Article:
Copyediting from A to X

October 15, 2014 § 9 Comments

copyeditor-cartoonI’ve recently hung out my shingle as an editor, and it’s been fascinating to look up and confirm bits of grammar and punctuation I’m “pretty sure” I know, but am now paranoiac about getting absolutely right. Over at Medium, there’s a great rundown on commonly confused words from Random House copy chief Benjamin Dreyer, including this lovely distinction:

One’s sweetheart is “hon,” not “hun,” unless one’s sweetheart is Attila (not, by the way, Atilla) or perhaps Winnie-the-Pooh (note hyphens).

It’s a quick, fun read and you’ll want to bookmark it–if not for yourself, for reference during future arguments with your editor.

Enjoy it here!


§ 9 Responses to Copyediting from A to X

  • Sammy D. says:

    Great post and congrats on new venture!

    Copyediting (yikes, should I have hyphenated that?) is something I always thought I’d enjoy and be good at, but never pursued. Other than during proofing my own amateurish posts where part of my writing process is looking up every other word in the wiki-Dictionary to make sure I’m using it properly. Of course, confirming my proper use of grammar is a close second.

    “Yikes” is a regular utterance along with some hair pulling!

  • Marilyn Annucci says:

    Thanks for this–I bookmarked it and will share with students (before teaching, I worked as a copyeditor for ten years). And note: “commonly-confused words” should be “commonly confused words.” Adverbs ending in “ly” are not hyphenated. I’ve realized, when editing papers from students as well as colleagues and friends, that many people do not know this.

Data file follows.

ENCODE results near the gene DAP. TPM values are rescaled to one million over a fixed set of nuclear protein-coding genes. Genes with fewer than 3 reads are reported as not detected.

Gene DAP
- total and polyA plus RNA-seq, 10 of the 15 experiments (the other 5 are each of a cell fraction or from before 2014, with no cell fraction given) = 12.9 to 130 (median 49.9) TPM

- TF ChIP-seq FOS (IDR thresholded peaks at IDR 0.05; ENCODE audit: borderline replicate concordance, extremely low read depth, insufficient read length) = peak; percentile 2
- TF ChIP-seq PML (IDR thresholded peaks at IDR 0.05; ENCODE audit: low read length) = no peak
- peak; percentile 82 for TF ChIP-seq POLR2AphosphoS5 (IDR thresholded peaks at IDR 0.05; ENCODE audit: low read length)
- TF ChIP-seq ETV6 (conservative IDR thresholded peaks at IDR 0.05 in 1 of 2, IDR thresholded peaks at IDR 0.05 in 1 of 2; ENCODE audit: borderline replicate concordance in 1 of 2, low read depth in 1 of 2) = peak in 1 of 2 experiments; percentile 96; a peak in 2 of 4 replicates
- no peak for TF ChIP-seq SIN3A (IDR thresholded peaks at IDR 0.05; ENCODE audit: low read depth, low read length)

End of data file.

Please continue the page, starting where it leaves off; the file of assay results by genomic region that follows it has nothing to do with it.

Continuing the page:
Here’s the word from The Chicago Manual of Style folks:

  • Thanks for this! I learned some things that I didn’t know I didn’t know!!!

    According to my Oxford dictionary both instances are wise guy which is different from what you have.

    “A smart aleck is a wise guy; a mobster is a wiseguy.”

    • Allison K Williams says:

      The article over at Medium is actually Benjamin Dreyer’s, and that may depend on your stylebook. Merriam-Webster agrees with Dreyer, so maybe it’s an Americanism?

  • aqilaqamar says:

    Reblogged this on Iconography ♠ Incomplete and commented:
    Very good linguistic advice 😀

  • When I ran the copy desk for a weekly newspaper, my colleagues wondered why I always had a dictionary open in my lap “because you’re the best speller in the newsroom.” Well, yeah, I was — because I was always looking things up.

    When it comes to matters of one word? two words? hyphenated? — two dictionaries are better than one. Merriam-Webster’s tends to under-hyphenate, especially where prefixes and suffixes are concerned. American Heritage is good for a second opinion, and so is the British/World English section of the online Oxford.

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